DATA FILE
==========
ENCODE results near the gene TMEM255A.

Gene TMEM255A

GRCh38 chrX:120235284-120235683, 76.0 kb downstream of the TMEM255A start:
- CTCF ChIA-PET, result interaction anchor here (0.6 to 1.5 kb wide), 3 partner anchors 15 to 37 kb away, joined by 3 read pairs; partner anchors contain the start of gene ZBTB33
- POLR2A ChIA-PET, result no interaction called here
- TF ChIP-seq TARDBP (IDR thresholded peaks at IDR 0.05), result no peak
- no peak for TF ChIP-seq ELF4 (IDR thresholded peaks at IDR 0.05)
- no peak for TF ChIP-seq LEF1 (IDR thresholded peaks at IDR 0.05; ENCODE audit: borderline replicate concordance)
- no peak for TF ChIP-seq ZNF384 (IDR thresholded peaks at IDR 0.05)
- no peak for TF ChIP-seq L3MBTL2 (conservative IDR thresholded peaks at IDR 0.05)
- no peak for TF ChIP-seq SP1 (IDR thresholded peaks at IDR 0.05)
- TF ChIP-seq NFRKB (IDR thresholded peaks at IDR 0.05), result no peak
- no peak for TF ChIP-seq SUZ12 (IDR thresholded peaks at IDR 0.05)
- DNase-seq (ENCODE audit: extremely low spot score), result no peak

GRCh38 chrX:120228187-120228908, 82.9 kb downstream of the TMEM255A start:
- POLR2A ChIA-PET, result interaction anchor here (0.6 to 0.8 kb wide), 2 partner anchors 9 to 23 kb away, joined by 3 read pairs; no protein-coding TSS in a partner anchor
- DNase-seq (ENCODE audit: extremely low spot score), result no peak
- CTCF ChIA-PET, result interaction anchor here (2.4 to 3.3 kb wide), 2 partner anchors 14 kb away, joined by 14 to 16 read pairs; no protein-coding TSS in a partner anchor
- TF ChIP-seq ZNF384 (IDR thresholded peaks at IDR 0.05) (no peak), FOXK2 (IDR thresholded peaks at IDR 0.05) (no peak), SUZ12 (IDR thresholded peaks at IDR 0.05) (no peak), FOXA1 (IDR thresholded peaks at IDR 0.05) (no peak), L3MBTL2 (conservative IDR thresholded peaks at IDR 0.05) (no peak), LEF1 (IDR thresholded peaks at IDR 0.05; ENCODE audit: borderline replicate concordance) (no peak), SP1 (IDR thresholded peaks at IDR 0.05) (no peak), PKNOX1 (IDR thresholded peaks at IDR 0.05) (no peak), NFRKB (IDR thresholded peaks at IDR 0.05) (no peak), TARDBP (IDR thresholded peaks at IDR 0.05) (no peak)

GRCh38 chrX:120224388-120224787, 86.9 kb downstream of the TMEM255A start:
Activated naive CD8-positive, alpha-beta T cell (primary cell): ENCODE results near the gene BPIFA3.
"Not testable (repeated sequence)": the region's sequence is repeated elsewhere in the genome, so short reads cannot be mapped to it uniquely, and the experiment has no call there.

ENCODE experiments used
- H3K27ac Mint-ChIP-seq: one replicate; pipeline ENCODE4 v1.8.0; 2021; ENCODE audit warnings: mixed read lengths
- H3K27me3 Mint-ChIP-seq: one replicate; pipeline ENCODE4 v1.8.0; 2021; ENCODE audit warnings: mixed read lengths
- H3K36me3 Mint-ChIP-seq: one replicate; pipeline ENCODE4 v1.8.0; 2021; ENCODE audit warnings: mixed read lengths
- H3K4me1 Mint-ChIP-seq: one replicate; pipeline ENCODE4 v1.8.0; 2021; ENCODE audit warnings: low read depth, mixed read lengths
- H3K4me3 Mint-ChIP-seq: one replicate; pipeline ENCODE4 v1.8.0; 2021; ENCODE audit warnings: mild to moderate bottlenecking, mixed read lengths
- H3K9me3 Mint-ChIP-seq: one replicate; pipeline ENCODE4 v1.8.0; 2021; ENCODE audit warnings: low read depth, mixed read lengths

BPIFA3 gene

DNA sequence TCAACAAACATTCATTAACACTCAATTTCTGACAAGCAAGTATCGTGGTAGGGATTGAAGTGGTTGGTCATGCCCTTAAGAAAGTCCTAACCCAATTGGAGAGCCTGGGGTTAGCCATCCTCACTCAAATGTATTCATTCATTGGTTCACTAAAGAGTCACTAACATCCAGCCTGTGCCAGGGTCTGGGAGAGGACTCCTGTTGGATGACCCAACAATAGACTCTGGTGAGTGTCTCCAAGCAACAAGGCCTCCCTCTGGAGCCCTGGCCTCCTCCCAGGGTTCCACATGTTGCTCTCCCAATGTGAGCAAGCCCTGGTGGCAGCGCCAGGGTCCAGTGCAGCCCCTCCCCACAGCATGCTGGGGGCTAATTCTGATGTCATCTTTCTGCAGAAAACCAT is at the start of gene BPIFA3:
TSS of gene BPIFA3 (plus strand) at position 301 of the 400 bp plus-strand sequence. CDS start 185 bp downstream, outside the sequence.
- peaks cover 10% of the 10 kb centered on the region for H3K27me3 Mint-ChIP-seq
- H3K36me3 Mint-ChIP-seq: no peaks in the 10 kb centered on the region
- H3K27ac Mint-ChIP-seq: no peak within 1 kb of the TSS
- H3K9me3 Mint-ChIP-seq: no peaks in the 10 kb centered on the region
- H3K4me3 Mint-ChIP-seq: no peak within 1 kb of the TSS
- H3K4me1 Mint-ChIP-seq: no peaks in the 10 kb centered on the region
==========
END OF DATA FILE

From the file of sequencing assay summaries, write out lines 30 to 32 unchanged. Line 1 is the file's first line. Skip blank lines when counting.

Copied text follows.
BPIFA3 gene

DNA sequence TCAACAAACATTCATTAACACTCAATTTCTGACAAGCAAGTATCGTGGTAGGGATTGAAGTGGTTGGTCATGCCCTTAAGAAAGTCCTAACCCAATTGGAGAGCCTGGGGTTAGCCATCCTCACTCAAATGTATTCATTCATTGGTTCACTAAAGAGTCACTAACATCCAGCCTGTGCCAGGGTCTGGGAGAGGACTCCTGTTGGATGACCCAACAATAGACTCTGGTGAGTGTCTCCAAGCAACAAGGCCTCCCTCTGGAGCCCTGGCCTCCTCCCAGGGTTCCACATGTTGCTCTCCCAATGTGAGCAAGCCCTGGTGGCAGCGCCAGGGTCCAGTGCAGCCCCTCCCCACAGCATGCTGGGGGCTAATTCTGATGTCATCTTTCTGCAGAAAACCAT is at the start of gene BPIFA3:
TSS of gene BPIFA3 (plus strand) at position 301 of the 400 bp plus-strand sequence. CDS start 185 bp downstream, outside the sequence.